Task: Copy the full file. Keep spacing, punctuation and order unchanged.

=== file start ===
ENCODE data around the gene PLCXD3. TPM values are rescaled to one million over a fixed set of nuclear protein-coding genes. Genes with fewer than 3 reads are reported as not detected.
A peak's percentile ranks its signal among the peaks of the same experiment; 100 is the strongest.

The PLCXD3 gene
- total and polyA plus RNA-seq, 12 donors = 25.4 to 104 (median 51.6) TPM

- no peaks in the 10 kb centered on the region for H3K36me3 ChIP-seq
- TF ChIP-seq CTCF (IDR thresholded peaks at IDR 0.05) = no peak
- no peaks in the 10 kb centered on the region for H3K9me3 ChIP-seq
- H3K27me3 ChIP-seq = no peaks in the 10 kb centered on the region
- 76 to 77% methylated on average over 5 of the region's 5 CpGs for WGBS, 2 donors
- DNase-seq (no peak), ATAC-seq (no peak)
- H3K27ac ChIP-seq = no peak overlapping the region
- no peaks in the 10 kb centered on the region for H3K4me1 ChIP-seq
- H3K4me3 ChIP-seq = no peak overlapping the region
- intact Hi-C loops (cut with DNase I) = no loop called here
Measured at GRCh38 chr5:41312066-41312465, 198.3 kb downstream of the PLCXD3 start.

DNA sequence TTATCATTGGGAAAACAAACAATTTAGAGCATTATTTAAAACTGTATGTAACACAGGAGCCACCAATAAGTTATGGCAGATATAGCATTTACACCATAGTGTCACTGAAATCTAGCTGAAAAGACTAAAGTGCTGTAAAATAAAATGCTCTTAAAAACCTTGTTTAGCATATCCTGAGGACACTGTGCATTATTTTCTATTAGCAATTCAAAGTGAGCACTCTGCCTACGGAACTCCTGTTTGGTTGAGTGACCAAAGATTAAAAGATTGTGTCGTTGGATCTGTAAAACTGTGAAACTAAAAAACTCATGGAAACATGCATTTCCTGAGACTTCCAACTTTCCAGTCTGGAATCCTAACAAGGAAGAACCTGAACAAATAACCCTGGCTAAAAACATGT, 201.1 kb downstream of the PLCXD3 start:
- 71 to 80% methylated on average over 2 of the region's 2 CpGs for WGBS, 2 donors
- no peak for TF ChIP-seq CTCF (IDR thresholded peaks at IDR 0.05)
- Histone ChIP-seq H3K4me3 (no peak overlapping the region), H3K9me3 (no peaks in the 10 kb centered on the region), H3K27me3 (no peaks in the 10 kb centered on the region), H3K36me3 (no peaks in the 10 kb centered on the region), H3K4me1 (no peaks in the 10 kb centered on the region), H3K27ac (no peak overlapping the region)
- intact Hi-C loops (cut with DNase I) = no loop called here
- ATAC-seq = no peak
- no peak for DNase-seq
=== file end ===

ENCODE data around the gene PLCXD3. TPM values are rescaled to one million over a fixed set of nuclear protein-coding genes. Genes with fewer than 3 reads are reported as not detected.
A peak's percentile ranks its signal among the peaks of the same experiment; 100 is the strongest.

The PLCXD3 gene
- total and polyA plus RNA-seq, 12 donors = 25.4 to 104 (median 51.6) TPM

- no peaks in the 10 kb centered on the region for H3K36me3 ChIP-seq
- TF ChIP-seq CTCF (IDR thresholded peaks at IDR 0.05) = no peak
- no peaks in the 10 kb centered on the region for H3K9me3 ChIP-seq
- H3K27me3 ChIP-seq = no peaks in the 10 kb centered on the region
- 76 to 77% methylated on average over 5 of the region's 5 CpGs for WGBS, 2 donors
- DNase-seq (no peak), ATAC-seq (no peak)
- H3K27ac ChIP-seq = no peak overlapping the region
- no peaks in the 10 kb centered on the region for H3K4me1 ChIP-seq
- H3K4me3 ChIP-seq = no peak overlapping the region
- intact Hi-C loops (cut with DNase I) = no loop called here
Measured at GRCh38 chr5:41312066-41312465, 198.3 kb downstream of the PLCXD3 start.

DNA sequence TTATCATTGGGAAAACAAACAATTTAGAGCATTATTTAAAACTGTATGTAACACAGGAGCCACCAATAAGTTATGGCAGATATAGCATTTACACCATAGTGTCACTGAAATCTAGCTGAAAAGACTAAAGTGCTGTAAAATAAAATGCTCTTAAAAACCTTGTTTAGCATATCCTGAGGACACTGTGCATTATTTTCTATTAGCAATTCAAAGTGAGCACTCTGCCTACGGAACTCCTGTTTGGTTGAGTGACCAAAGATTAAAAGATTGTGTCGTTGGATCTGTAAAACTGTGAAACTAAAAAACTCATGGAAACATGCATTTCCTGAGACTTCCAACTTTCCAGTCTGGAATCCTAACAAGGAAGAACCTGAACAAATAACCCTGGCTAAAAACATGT, 201.1 kb downstream of the PLCXD3 start:
- 71 to 80% methylated on average over 2 of the region's 2 CpGs for WGBS, 2 donors
- no peak for TF ChIP-seq CTCF (IDR thresholded peaks at IDR 0.05)
- Histone ChIP-seq H3K4me3 (no peak overlapping the region), H3K9me3 (no peaks in the 10 kb centered on the region), H3K27me3 (no peaks in the 10 kb centered on the region), H3K36me3 (no peaks in the 10 kb centered on the region), H3K4me1 (no peaks in the 10 kb centered on the region), H3K27ac (no peak overlapping the region)
- intact Hi-C loops (cut with DNase I) = no loop called here
- ATAC-seq = no peak
- no peak for DNase-seq